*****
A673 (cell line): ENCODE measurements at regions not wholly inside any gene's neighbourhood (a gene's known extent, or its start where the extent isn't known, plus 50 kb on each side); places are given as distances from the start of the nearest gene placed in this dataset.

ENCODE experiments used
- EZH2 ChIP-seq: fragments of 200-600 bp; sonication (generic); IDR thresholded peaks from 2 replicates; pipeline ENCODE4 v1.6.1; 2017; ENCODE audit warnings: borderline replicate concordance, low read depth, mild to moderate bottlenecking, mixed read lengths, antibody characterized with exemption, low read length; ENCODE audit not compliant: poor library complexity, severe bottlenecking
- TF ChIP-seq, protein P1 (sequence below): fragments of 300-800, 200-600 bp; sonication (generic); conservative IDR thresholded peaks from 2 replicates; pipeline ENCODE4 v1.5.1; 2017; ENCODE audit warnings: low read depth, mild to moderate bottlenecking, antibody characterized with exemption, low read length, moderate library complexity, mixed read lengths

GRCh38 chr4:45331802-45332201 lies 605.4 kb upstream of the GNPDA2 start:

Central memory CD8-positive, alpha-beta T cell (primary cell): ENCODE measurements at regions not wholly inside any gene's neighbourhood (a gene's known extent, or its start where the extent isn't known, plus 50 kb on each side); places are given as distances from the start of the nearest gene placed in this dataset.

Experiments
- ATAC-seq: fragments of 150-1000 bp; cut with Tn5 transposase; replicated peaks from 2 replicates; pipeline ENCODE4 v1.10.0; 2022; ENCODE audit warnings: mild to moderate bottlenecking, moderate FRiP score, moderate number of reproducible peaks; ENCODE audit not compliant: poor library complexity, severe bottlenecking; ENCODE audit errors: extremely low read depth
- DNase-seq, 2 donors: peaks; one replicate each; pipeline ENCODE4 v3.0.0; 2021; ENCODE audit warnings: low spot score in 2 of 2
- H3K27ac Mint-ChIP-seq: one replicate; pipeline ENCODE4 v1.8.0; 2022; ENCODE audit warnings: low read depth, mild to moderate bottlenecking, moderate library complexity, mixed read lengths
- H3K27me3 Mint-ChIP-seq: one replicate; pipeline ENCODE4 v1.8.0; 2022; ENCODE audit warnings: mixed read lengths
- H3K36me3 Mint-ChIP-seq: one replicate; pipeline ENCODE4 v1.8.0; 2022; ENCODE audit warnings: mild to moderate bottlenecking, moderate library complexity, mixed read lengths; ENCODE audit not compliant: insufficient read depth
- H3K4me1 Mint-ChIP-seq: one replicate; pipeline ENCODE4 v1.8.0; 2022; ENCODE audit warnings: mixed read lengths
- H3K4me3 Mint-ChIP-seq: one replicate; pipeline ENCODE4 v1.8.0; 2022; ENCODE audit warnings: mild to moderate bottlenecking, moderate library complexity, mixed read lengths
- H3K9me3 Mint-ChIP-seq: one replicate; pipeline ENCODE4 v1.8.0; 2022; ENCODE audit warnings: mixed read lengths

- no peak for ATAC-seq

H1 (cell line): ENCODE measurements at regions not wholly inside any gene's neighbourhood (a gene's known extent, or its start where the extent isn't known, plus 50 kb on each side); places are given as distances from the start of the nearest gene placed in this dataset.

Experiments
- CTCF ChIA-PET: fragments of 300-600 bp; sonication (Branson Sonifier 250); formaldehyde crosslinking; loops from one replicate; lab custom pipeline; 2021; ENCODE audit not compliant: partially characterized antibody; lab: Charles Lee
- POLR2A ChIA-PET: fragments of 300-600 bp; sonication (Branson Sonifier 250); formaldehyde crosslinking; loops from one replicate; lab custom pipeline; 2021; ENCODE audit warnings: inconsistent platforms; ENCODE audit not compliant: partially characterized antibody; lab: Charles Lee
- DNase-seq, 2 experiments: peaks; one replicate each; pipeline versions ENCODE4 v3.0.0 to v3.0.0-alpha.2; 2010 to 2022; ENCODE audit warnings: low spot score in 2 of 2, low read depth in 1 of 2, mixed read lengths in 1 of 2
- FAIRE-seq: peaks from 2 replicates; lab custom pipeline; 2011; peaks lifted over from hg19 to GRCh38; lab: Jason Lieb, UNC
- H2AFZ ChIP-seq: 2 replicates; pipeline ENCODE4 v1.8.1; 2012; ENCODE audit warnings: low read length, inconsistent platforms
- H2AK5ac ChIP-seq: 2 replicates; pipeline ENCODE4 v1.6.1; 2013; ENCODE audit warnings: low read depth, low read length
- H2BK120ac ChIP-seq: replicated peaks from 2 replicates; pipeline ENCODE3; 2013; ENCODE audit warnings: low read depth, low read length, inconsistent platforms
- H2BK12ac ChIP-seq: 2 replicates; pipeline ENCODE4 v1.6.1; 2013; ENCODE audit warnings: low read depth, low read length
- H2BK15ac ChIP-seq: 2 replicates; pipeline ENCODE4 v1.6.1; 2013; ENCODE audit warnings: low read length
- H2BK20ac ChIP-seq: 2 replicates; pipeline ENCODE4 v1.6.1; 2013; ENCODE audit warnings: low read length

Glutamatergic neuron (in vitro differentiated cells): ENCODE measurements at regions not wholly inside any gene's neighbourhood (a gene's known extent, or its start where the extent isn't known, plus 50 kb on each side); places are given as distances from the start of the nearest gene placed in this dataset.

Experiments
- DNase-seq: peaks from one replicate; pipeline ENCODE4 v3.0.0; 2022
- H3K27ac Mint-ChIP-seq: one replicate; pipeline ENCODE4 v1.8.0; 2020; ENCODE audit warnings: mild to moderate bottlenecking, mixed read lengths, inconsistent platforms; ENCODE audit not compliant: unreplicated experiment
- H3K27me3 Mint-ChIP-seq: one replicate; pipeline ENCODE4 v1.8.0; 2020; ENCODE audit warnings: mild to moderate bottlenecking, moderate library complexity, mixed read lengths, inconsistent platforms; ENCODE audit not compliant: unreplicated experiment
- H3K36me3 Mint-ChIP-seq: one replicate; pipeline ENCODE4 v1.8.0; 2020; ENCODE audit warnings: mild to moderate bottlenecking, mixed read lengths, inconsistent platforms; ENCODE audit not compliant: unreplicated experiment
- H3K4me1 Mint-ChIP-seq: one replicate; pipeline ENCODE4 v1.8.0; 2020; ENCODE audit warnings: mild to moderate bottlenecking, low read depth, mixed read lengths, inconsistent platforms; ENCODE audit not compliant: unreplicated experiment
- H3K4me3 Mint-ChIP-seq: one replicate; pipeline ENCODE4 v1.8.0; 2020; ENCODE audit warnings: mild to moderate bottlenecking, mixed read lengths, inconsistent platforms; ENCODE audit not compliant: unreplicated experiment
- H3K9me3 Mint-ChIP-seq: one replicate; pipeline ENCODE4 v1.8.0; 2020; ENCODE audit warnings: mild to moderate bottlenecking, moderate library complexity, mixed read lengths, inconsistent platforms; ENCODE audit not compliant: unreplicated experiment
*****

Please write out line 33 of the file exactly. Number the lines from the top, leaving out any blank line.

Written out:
- H3K27me3 Mint-ChIP-seq: one replicate; pipeline ENCODE4 v1.8.0; 2020; ENCODE audit warnings: mild to moderate bottlenecking, moderate library complexity, mixed read lengths, inconsistent platforms; ENCODE audit not compliant: unreplicated experiment